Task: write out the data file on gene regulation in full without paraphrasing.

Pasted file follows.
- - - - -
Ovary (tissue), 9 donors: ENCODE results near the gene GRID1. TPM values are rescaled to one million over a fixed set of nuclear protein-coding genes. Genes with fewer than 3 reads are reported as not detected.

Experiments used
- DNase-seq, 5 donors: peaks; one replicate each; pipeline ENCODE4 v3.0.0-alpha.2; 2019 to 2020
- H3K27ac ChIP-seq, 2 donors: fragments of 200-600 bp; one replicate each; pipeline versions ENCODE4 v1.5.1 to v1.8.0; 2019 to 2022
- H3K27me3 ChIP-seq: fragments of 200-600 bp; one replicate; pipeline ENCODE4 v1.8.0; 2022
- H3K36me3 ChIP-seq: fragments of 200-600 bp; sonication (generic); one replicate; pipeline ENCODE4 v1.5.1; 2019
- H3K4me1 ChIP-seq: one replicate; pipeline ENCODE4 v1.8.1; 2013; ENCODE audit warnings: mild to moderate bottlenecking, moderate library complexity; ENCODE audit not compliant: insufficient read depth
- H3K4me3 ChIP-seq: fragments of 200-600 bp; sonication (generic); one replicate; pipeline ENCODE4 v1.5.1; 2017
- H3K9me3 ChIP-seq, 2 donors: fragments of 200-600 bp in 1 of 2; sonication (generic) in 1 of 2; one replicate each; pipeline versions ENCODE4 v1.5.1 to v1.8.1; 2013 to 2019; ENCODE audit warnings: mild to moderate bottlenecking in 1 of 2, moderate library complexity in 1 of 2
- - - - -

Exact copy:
Ovary (tissue), 9 donors: ENCODE results near the gene GRID1. TPM values are rescaled to one million over a fixed set of nuclear protein-coding genes. Genes with fewer than 3 reads are reported as not detected.

Experiments used
- DNase-seq, 5 donors: peaks; one replicate each; pipeline ENCODE4 v3.0.0-alpha.2; 2019 to 2020
- H3K27ac ChIP-seq, 2 donors: fragments of 200-600 bp; one replicate each; pipeline versions ENCODE4 v1.5.1 to v1.8.0; 2019 to 2022
- H3K27me3 ChIP-seq: fragments of 200-600 bp; one replicate; pipeline ENCODE4 v1.8.0; 2022
- H3K36me3 ChIP-seq: fragments of 200-600 bp; sonication (generic); one replicate; pipeline ENCODE4 v1.5.1; 2019
- H3K4me1 ChIP-seq: one replicate; pipeline ENCODE4 v1.8.1; 2013; ENCODE audit warnings: mild to moderate bottlenecking, moderate library complexity; ENCODE audit not compliant: insufficient read depth
- H3K4me3 ChIP-seq: fragments of 200-600 bp; sonication (generic); one replicate; pipeline ENCODE4 v1.5.1; 2017
- H3K9me3 ChIP-seq, 2 donors: fragments of 200-600 bp in 1 of 2; sonication (generic) in 1 of 2; one replicate each; pipeline versions ENCODE4 v1.5.1 to v1.8.1; 2013 to 2019; ENCODE audit warnings: mild to moderate bottlenecking in 1 of 2, moderate library complexity in 1 of 2